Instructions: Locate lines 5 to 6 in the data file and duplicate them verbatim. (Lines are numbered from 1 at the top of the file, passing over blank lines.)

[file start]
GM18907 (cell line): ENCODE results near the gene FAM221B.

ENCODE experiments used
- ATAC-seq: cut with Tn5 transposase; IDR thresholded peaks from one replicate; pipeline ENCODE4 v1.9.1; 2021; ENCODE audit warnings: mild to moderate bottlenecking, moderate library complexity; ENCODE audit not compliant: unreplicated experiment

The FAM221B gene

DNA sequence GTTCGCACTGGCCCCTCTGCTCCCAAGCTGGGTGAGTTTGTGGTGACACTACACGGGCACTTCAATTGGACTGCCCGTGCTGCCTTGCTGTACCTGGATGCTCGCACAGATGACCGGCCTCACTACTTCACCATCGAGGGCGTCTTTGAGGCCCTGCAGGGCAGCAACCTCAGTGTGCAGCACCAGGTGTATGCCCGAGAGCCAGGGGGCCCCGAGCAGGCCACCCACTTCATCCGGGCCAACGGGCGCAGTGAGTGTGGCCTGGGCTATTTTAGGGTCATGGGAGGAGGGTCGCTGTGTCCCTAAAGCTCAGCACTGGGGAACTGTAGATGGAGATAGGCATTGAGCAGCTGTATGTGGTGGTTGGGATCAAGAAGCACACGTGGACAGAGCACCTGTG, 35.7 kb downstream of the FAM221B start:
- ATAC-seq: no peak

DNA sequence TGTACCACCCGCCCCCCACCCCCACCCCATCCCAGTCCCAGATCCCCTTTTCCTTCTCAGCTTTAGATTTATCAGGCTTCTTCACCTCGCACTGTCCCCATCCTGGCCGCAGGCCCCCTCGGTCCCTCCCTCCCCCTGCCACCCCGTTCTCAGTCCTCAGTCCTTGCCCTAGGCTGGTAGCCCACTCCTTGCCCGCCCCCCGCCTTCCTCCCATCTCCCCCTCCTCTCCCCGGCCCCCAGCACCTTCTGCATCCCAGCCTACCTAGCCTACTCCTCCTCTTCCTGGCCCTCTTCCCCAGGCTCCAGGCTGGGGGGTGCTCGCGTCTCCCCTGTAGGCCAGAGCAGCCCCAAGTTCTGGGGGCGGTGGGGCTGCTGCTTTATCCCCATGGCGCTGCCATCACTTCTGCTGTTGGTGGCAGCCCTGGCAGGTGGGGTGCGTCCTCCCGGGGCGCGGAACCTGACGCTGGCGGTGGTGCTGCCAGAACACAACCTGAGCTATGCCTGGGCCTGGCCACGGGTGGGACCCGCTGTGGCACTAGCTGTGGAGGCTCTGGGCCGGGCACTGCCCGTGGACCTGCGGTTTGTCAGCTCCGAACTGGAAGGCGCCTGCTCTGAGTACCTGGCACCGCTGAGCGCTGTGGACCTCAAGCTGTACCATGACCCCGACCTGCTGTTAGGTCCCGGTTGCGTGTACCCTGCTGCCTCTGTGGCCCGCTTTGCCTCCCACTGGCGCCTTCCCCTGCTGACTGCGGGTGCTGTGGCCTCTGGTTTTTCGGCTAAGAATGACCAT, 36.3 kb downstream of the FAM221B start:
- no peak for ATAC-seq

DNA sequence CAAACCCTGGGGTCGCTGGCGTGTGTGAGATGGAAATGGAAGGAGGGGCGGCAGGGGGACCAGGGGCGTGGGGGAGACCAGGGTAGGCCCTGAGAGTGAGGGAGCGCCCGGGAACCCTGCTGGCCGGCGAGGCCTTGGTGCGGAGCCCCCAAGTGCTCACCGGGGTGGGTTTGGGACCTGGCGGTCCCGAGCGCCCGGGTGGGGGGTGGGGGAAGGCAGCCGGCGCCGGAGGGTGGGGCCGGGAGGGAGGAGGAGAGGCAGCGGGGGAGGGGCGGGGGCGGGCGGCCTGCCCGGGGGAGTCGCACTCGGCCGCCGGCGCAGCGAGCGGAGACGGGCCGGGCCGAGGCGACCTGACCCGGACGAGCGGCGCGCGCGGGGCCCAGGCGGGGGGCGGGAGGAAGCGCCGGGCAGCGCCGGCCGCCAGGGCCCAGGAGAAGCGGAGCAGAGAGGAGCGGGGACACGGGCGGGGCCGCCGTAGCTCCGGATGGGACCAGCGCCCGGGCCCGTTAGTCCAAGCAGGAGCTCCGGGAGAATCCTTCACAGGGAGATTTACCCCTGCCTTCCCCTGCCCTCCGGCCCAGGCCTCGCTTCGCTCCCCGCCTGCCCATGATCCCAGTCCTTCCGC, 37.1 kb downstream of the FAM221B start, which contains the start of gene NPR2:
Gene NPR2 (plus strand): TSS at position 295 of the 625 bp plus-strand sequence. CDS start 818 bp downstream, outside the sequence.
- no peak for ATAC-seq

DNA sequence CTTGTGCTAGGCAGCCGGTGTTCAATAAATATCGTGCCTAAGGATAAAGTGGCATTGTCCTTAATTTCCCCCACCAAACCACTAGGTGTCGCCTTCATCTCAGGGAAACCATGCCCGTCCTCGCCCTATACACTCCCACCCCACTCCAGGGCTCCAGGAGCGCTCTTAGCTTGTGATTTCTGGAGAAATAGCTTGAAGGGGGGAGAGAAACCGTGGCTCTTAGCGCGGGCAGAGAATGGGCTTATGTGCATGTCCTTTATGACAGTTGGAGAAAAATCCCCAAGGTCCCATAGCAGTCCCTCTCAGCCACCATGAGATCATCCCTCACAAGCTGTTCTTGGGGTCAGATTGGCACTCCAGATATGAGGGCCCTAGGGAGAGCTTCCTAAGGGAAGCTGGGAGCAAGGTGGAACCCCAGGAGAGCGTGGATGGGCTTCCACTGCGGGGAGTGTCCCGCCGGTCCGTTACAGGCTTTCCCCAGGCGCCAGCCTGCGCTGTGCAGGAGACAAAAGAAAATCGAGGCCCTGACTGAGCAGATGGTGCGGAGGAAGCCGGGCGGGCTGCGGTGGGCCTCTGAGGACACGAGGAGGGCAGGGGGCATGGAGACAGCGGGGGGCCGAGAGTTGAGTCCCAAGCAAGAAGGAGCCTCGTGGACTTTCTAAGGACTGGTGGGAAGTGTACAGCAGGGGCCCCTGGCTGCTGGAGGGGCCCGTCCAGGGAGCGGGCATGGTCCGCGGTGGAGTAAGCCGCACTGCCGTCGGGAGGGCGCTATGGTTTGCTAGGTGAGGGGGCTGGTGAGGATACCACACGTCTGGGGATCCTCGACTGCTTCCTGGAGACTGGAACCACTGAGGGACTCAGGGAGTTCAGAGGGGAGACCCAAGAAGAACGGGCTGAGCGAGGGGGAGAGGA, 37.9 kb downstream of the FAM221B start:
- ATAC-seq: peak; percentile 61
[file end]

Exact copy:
DNA sequence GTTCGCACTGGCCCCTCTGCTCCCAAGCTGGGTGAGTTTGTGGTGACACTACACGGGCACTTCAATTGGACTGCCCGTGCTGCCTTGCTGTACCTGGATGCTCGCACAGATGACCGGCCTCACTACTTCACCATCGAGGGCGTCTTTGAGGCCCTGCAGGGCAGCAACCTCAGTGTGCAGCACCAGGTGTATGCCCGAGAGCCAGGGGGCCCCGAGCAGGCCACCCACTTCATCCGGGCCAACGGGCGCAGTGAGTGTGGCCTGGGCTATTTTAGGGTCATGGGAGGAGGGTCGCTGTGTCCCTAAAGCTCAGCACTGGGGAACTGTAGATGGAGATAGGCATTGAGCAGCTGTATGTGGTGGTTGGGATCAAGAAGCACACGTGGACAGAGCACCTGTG, 35.7 kb downstream of the FAM221B start:
- ATAC-seq: no peak